BY KERRY EGGERS/PORTLAND TRIBUNE/Oregon State players respond to fire of interim Coach Hall's

CORVALLIS — Two things are clear about Oregon State's recent change in head coaches:

• The players don't hold Gary Andersen's resignation against him.

• They are happy with the switch to Cory Hall.

At least that's the consensus as the Beavers (1-7 overall, 0-5 in Pac-12 play) try to make a major breakthrough with an upset of California (4-5, 1-5) in a 2 p.m. Saturday matchup in Strawberry Canyon.

Oregon State is coming off near-miss losses to Colorado and Stanford, the latter in which the Cardinal scored with 27 seconds left to escape Reser Stadium with a 15-14 win.

"Every game has been winnable, especially the last one," senior defensive end Titus Failauga says. "We went in there hot, ready to win. We were just itching for a victory.

"We want to win so bad. We're one and — what is it, seven? It's hard to have that on our backs. These next four games, we're going to bring it."

Since the Andersen regime began in 2015, Oregon State is 0-14 in road games.

"That's the past," sophomore linebacker Andrzej Hughes-Murray says. "We haven't won games on the road — OK, so what? No matter what, we'll go out there and fight.

"We're a different team than we were earlier this season. I've known all along this is what we could do. Now we're just doing it. Saturday, we'll put it all on the line. Cal has some weapons, but this is a team we match up well with. We're going to go out there and take the fight to them."HALL

Hall is the third coach at Oregon State for Failauga, a senior from Waipahu, Hawaii, who spent his first two years under Mike Riley and his next 2 1/2 under Andersen.

"It's been difficult changing coaches," says Failauga, who has started five games this season and has 14 total tackles. "But 'Coach A' and Coach Hall have pretty similar schemes.

"Coach Hall added more juice to the team. He brings that fire. 'Coach A' was a good coach, too, but Coach Hall knows how to motivate the players and get us more interacting with the game."

Out of "10 or 11" scholarship offers, Hughes-Murray narrowed it down to Oregon State and California before choosing the Beavers.

"Coach A was the deciding factor," Hughes-Murray says. "Losing him was very rough for me. He was the biggest reason why I came here. Don't get me wrong — I love Oregon State, I love the university, I love Corvallis. The people here are great.

"But Coach A was the biggest reason why I came here. I put a lot of trust in that man. To see him walk away — that was pretty hard."

Neither Failauga or Hughes-Murray blames Andersen for his decision.

"He didn't quit on us," Failauga says. "He's a great guy. He did great things in the past for this program. This year, there was a lot of stress on him. When Coach A chose Coach Hall to replace him, I thought it was the best decision.

"I knew Coach Hall was a great coach, based on what I'd seen in him coaching the cornerbacks. He was great with them, interacting personally with them and keeping them in line. He has a lot of fire, and he brings the fire out in us. I love that about him. He's a good coach."

Hughes-Murray was especially close to Andersen, but there are no ill feelings that the coach chose to leave at midseason.

"I have nothing but love for Gary Andersen," the 6-2, 245-pound Federal Way, Washington, native says. "He is an amazing person. He wouldn't have left us if he didn't feel we were going to be in good hands with Coach Hall.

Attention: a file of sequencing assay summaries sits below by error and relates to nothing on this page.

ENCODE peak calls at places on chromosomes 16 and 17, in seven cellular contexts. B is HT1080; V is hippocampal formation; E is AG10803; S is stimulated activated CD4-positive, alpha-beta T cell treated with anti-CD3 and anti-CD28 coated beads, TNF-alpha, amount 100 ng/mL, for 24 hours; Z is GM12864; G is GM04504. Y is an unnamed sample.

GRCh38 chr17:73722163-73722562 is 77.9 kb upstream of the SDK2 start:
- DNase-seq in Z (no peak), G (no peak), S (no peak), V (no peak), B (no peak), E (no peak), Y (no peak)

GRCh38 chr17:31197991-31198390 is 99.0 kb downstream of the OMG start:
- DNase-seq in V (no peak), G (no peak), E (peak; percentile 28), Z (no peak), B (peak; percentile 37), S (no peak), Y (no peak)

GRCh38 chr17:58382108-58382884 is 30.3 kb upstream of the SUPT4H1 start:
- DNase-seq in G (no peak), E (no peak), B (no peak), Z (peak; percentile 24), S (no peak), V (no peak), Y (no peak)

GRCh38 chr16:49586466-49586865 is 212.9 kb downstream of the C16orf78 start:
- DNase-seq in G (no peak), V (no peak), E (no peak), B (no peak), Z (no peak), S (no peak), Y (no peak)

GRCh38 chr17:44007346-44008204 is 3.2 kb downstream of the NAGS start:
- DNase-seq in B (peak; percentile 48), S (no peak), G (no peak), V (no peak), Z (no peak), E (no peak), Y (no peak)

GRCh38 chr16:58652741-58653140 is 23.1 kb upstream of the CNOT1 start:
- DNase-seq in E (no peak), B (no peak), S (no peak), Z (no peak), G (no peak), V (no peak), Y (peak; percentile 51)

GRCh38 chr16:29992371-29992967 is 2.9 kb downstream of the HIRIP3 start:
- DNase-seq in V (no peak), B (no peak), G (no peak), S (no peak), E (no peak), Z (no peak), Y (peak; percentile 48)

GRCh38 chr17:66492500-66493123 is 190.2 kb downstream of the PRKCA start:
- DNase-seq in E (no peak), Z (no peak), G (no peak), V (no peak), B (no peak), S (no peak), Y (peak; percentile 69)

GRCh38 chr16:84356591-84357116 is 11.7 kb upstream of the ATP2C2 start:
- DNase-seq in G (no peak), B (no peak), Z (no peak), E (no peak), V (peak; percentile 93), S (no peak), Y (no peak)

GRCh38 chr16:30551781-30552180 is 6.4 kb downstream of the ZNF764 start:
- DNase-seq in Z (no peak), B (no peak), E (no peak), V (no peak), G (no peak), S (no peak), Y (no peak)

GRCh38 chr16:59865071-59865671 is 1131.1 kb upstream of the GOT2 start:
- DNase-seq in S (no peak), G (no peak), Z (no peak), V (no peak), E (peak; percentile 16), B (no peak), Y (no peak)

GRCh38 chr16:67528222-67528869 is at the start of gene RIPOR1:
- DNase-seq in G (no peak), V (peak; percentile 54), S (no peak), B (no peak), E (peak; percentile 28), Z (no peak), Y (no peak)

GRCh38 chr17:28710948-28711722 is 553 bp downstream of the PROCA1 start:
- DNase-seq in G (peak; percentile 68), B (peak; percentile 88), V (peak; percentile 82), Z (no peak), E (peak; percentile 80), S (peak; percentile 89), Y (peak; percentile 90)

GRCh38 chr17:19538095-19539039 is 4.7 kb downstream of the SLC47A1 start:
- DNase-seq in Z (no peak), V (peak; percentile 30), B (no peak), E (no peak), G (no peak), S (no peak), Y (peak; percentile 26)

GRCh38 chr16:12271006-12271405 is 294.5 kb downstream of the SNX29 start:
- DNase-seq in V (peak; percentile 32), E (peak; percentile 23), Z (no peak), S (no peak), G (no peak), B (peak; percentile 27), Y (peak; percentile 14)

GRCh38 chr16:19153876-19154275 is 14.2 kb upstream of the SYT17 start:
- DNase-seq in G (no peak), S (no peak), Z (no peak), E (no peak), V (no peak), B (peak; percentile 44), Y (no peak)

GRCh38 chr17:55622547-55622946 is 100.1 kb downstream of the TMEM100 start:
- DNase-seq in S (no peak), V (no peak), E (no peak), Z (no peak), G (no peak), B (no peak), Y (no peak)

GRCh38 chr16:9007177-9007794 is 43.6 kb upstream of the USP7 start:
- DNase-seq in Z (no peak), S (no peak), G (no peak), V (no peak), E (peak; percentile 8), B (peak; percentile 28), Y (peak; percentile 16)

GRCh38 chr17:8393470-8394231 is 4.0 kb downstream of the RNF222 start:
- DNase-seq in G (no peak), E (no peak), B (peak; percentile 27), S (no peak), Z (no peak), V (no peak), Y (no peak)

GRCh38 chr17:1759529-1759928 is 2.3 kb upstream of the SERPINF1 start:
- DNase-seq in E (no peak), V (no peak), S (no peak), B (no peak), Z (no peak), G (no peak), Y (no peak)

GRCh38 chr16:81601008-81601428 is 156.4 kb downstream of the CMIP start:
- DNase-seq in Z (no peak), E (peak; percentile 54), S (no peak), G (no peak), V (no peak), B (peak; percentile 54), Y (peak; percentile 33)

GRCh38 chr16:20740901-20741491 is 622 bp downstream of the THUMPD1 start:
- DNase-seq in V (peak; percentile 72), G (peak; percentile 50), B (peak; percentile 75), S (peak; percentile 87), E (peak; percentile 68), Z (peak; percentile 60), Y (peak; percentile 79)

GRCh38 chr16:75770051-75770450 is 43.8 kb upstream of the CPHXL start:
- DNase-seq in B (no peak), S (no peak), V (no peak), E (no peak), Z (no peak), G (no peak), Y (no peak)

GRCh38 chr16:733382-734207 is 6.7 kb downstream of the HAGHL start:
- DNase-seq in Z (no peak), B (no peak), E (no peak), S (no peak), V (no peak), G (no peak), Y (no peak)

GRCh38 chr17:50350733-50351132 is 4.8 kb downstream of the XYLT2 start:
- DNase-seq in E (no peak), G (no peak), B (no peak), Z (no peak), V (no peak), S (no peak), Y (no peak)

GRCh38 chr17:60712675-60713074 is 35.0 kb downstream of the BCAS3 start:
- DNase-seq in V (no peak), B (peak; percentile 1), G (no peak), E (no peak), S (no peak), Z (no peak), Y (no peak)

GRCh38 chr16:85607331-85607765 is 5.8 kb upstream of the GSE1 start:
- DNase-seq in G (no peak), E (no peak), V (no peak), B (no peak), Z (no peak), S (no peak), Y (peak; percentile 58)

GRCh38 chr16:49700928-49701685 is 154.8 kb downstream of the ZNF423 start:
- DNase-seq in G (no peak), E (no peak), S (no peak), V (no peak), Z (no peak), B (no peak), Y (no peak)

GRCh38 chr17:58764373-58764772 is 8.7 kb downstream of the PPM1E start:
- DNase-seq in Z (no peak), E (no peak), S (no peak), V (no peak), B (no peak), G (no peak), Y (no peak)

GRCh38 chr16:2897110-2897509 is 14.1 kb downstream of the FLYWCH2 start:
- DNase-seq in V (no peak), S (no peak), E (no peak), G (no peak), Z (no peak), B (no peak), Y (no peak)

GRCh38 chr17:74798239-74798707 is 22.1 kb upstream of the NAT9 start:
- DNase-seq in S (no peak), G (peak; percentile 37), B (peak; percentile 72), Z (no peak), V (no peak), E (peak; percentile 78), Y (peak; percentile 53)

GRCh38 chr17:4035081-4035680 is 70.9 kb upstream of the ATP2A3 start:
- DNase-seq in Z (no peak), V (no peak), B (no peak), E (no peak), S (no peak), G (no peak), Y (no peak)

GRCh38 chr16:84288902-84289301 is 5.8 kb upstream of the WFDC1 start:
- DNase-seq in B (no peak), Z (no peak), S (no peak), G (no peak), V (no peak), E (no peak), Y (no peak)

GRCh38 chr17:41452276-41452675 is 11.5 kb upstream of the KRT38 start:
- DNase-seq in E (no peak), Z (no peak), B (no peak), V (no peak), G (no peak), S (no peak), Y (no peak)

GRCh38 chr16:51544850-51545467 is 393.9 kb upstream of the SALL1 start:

"He didn't betray us. He didn't walk out on this university. He felt it was necessary for us to take a step forward. If that's what he felt he needed to do, then he had to do it. I know he wouldn't have left us in bad hands."

Hughes-Murray has grown to appreciate Hall's vigor and coaching acumen.

"Coach Hall has been a refreshing change," Hughes-Murray says. "I don't know what it is about Coach Hall, but he brings out the best in us, which is what I love about him. A lot of the guys love him.

"I don't want to sound like I'm bashing Coach A, but Coach Hall is like a breath of fresh air. He has made things more competitive in practice. We get rewarded for big plays."

Hughes-Murray mentions the pro wrestling-style belt players don for big plays during games.

"Things like that don't seem like big things, but I guess you could say it's hip or cool, and maybe something different," he says. "It's another incentive competitors want.

"He makes us greedy. We want to always out-do our opponent. He's pushing us, but he's also giving us time to come together as a team."

Hughes-Murray came out of a projected redshirt year to play the final six games last season, starting four at outside linebacker. He began this season as an inside linebacker but moved back to the outside after two games, and has divided time with fellow sophomore Shemar Smith.

"I'm the guy who, if you tell me to do something, I'm going to do it," Hughes-Murray says. "I'm going to do everything I can to help this team win. If it means burning my redshirt year, that's what I'm going to do.

"I care a lot about this team and this university. When I go out there, I'm doing everything I can to help us win. That's honestly all I care about."

Hughes-Murray owns the most interesting name on the OSU team. His takes his surname from his mother (Michelle Hughes) and father (Jonathan Murray). But what about Andrzej?

"It's Polish," he says. "I have a lot of European family on my mother's side. My grandmother is from Germany, and my great-grandfather is from Poland."

Hughes-Murray intends for the Beavers to end the season on a high note.

"We don't want to do anything else but win these last four games," he says. "We expect to win every game the rest of the way."

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